For Whom "The Wall" Profits IV: Boeing Wins SBInet Bid
However, what has received very little media attention is the decision made by the Department of Homeland Security (DHS) to award Boeing a $2.5 billion contract to manage its high-tech border initiative on September 21, 2006. The contract is known as SBINet, one of DHS’ largest and most important Homeland Security projects. After an intense face-off among nation's largest military contractors, Boeing Company was picked by the Homeland Security. According to the Washington Post, Boeing's border security plan for SBINet is to erect a network of 1,800 towers equipped with sensors, cameras, and heat and motion detectors to secure the US border.
"Boeing's proposal relied heavily on a network of 1,800 towers, most of which would need to be erected along the borders with Mexico and Canada. Each tower would be equipped with a variety of sensors, including cameras and heat and motion detectors,"Boeing plans to deploy the system along both the northern and southern borders within three years.
Earlier this year, when Homeland Security announced it was seeking bids to secure US borders, only five companies submitted proposals DHS, they were - Boeing, Ericsson, Lockheed Martin, Northrop Grumman and Raytheon. DHS Deputy Secretary Michael Jackson who oversees SBINet said that DHS choose Boeing because their plan relied less on the use of unmanned aerial vehicles than competing proposals submitted by Lockheed Martin, Northrop Grumman, Raytheon and Ericsson.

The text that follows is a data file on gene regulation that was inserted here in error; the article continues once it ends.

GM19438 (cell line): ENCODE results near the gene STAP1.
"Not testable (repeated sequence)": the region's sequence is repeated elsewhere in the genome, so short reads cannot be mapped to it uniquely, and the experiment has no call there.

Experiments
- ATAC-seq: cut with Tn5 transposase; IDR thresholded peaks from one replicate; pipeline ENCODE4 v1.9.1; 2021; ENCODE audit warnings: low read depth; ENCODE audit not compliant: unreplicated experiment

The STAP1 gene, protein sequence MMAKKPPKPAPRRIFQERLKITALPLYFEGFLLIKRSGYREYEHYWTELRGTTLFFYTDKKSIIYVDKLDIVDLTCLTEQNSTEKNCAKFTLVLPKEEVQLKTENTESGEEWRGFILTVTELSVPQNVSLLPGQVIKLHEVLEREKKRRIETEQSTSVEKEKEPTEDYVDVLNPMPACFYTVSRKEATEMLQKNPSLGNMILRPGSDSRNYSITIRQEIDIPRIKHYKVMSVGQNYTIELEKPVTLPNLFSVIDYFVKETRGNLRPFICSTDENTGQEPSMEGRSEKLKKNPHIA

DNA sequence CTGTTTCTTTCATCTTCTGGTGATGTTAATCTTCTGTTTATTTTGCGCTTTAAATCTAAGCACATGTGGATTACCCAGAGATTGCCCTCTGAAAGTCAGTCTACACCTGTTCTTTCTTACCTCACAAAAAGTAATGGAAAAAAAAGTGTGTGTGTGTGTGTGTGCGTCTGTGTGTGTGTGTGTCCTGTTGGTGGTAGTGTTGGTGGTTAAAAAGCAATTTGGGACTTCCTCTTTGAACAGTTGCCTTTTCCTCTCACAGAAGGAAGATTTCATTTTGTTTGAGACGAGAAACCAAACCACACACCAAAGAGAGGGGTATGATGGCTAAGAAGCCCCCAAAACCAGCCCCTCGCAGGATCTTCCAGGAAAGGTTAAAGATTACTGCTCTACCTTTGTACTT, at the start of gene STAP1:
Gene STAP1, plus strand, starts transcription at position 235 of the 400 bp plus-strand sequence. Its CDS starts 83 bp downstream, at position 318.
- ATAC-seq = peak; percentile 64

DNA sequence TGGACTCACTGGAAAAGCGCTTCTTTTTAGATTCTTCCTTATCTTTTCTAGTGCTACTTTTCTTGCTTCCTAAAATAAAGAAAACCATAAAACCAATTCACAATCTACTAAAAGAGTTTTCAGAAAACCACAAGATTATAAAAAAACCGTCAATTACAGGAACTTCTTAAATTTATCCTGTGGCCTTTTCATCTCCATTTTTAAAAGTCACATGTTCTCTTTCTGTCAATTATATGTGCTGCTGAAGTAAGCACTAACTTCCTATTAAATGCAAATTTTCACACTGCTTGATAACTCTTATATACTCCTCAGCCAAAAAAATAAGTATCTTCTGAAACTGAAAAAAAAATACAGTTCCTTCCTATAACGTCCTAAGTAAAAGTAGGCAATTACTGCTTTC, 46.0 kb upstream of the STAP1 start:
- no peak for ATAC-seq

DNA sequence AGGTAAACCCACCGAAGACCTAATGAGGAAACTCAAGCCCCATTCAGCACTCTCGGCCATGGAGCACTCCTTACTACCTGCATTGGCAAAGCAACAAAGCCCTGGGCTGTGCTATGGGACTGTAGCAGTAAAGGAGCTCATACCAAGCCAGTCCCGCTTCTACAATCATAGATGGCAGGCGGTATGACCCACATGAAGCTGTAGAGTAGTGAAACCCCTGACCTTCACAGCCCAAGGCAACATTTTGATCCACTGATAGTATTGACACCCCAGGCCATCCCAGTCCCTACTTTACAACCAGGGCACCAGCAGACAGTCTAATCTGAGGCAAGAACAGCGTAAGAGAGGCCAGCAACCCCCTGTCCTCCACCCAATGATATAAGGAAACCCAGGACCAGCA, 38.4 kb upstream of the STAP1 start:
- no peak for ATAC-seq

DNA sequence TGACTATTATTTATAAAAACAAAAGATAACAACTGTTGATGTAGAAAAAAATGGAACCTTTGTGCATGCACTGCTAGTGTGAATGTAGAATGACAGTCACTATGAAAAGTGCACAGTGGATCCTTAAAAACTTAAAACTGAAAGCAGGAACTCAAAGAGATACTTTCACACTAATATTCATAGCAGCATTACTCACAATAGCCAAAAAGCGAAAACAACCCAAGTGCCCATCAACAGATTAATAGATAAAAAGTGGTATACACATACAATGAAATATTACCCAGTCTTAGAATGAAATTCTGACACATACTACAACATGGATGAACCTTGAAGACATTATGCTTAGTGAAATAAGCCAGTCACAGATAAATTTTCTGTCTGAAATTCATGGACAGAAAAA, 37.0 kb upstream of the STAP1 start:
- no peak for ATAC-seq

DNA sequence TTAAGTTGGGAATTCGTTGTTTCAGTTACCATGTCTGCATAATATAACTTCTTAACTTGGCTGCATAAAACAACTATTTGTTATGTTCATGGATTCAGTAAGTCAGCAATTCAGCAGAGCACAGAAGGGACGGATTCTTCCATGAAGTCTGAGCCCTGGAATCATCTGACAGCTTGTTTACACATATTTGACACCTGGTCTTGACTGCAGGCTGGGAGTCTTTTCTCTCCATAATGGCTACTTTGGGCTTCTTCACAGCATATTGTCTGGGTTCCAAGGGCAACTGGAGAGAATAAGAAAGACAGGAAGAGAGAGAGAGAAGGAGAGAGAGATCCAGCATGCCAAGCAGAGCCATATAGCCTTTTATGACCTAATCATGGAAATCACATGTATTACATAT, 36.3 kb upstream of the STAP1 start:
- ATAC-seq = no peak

Before the DHS formally announced their decision to award the Boeing Company, on Sept 20, 2006, the Washington Post and the New York Times was first to report that Boeing had won the SBINet bid based on information they received from their "congressional sources" who happened to be briefed on the decision the day before, Sept 19, 2006. From the WaPO:
Aerospace and defense giant Boeing Co. has won a multibillion-dollar contract to revamp how the United States guards about 6,000 miles of border in an attempt to curb illegal immigration, congressional sources said yesterday.And from the NY Times:
After a face-off among large military contractors, the Boeing Company was picked by the Homeland Security Department to lead a high-tech effort to secure borders, Congressional officials who were briefed on the decision said Tuesday.However, there seems to be some conflicting information regarding the amounts Boeing is being awarded. The Post and most media are reporting Boeing received a multi-billion dollar contract, whereas, the Times came close to the amount DHS awarded Boeing, which far less that what the Post reported. The Times writes:
"The contract will at least initially be much more limited than some industry officials had expected, valued at $80 million instead of the $2 billion estimate given for the six-year deal,"As a possible explanation for the conflicting information, GovExec.com notes that the information regarding the award had been "leaked" by Congressional sources to the Post and the Times before DHS made their official announcement.
Homeland Security Department officials on Thursday formally announced that they have entered into a $67 million contract with Boeing Co. to construct a series of towers monitoring a 28-mile stretch of the Arizona-Mexico border. Congressional sources briefed on the decision already had leaked word of the deal.However, it seems the "leaked" information has created a problem because during the briefing, DHS denied that the department awarded Boeing a multibillion-dollar deal. DHS Deputy Secretary Michael Jackson told reporters on Sept 21, 2006, that the department only awarded Boeing a total of $67 million contract for the next three years. Jackson also said that DHS had the right to discontinue the contract, if Boeing failed to might the program’s goals, therefore downplaying DHS’ 3-year "exclusive commitment" with Boeing.
The Hot Seat
What is also not reported is that DHS has been in the hot seat with Congressional members ever since July's House Government Reform Committee hearing revealed how DHS continues to manage their procurement process poorly.